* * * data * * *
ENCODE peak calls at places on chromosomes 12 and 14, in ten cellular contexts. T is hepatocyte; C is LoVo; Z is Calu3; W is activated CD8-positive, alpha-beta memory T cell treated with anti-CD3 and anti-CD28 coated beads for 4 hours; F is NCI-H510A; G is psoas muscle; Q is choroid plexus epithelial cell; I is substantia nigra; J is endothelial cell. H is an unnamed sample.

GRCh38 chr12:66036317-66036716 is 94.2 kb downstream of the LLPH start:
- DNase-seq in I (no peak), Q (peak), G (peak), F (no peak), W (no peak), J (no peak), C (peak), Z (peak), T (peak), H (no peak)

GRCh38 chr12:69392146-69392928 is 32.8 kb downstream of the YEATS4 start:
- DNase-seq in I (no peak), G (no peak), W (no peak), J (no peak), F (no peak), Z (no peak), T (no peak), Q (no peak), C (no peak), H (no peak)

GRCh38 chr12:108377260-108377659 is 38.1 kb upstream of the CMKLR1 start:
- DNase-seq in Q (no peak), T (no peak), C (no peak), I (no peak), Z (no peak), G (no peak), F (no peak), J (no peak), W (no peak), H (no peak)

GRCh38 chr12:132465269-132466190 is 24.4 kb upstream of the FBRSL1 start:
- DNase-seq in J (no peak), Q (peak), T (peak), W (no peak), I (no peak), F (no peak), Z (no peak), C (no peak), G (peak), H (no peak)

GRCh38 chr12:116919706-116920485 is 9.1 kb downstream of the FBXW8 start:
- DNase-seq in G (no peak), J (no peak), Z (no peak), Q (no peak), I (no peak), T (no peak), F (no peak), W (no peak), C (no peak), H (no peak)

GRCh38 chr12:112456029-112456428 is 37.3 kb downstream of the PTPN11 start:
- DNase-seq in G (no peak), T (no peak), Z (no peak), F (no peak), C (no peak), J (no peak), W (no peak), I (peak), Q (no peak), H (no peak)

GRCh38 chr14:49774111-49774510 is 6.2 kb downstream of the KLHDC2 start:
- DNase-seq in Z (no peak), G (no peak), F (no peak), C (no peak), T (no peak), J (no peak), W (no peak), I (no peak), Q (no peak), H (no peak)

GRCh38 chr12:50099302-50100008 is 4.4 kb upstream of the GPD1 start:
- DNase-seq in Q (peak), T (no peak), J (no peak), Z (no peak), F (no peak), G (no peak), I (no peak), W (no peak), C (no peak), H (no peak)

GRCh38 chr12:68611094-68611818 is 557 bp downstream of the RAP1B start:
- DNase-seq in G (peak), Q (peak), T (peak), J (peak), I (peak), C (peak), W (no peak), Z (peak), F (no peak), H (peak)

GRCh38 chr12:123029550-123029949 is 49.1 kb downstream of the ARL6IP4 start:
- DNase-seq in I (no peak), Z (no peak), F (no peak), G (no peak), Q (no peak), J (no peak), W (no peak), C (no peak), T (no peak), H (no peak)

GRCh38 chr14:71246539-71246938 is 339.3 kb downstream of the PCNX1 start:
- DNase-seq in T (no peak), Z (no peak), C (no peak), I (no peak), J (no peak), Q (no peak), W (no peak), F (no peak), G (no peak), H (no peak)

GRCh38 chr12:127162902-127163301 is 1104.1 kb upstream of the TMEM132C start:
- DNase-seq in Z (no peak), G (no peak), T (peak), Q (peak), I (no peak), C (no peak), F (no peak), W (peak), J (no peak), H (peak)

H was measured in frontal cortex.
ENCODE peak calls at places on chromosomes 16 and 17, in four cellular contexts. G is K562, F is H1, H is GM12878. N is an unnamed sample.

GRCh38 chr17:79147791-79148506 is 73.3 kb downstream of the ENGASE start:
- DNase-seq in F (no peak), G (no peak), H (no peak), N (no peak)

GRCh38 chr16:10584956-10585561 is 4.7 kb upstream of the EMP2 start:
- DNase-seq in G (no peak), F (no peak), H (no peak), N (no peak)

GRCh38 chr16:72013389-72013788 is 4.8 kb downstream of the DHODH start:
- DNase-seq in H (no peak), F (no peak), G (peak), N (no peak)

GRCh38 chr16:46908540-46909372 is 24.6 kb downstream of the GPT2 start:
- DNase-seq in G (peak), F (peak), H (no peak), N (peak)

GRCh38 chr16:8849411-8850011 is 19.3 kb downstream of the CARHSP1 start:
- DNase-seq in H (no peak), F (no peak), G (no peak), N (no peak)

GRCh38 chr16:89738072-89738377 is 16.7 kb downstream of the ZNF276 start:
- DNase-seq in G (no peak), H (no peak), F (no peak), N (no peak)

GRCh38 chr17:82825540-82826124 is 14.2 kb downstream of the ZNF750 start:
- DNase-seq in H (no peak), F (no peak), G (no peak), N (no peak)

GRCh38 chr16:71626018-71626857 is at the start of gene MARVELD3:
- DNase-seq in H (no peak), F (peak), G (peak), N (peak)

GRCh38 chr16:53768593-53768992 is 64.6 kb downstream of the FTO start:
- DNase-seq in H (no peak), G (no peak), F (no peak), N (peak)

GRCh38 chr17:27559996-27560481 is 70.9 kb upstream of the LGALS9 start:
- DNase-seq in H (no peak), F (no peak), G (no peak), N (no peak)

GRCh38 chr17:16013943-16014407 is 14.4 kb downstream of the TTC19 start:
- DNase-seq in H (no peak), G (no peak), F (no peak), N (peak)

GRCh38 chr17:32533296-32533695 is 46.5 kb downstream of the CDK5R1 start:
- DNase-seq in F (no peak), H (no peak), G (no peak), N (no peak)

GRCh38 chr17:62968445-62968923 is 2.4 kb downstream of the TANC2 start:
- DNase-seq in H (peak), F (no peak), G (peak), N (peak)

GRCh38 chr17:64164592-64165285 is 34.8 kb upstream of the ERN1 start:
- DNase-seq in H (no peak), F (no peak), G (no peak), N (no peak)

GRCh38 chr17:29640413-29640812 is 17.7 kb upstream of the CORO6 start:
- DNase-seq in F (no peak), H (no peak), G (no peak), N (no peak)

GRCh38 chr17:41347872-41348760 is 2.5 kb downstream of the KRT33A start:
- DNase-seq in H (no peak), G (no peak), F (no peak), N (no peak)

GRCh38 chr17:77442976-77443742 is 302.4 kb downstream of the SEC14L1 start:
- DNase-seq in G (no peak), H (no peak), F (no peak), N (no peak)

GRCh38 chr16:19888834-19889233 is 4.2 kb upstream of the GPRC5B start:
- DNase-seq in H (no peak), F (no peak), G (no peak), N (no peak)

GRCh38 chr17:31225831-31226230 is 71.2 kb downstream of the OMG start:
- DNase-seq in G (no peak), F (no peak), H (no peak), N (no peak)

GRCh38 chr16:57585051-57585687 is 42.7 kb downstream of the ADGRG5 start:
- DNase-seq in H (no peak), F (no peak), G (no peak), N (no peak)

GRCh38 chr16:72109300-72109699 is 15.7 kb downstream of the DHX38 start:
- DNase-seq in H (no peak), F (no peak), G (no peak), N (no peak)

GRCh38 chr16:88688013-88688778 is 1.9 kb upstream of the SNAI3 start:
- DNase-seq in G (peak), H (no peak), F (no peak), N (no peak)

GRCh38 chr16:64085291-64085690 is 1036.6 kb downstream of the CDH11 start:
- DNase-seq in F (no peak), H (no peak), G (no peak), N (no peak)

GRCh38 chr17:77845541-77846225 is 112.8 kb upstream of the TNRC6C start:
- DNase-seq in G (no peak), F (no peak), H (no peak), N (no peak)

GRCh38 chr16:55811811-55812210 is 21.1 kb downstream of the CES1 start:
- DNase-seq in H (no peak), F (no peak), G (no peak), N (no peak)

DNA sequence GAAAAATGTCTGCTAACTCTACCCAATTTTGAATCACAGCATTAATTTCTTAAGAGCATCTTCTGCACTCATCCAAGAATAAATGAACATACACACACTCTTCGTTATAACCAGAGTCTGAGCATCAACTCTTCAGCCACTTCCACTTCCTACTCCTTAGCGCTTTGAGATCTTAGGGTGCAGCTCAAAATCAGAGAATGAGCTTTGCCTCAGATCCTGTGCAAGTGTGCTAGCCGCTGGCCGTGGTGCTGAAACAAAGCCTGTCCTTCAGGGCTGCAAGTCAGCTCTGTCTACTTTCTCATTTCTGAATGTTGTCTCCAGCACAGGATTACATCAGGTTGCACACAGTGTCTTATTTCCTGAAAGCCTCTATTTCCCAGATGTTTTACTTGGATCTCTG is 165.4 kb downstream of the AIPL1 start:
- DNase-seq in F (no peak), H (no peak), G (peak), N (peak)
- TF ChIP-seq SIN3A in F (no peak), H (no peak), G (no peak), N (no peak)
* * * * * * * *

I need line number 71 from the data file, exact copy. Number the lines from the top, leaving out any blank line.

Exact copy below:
- DNase-seq in G (peak), H (no peak), F (no peak), N (no peak)